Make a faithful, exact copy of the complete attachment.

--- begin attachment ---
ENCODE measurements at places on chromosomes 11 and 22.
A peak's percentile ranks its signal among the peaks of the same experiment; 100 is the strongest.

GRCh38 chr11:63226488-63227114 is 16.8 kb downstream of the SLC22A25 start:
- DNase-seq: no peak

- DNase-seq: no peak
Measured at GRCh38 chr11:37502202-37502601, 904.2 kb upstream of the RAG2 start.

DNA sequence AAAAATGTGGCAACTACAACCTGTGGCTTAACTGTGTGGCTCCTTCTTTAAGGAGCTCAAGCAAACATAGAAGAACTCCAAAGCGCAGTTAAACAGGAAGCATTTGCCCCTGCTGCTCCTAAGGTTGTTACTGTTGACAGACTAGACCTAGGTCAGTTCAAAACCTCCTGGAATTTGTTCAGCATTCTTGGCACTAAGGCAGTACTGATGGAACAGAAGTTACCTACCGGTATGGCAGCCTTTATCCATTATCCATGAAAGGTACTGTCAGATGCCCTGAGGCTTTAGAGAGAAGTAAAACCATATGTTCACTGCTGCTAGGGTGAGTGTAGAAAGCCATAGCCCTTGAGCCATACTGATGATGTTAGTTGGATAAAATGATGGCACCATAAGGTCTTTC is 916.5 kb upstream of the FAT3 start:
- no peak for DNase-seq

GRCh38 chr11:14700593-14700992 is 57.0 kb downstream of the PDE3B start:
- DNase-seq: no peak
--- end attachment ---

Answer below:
ENCODE measurements at places on chromosomes 11 and 22.
A peak's percentile ranks its signal among the peaks of the same experiment; 100 is the strongest.

GRCh38 chr11:63226488-63227114 is 16.8 kb downstream of the SLC22A25 start:
- DNase-seq: no peak

- DNase-seq: no peak
Measured at GRCh38 chr11:37502202-37502601, 904.2 kb upstream of the RAG2 start.

DNA sequence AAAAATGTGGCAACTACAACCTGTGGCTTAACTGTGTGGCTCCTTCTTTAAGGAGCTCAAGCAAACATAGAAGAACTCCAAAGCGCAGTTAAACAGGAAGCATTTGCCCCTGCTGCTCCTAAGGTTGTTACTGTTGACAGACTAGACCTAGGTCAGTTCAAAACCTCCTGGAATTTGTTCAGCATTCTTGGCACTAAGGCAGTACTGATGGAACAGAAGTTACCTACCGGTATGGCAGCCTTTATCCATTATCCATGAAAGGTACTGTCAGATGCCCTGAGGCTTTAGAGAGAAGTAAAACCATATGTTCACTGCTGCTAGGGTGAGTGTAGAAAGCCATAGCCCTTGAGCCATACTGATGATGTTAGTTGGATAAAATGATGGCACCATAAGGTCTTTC is 916.5 kb upstream of the FAT3 start:
- no peak for DNase-seq

GRCh38 chr11:14700593-14700992 is 57.0 kb downstream of the PDE3B start:
- DNase-seq: no peak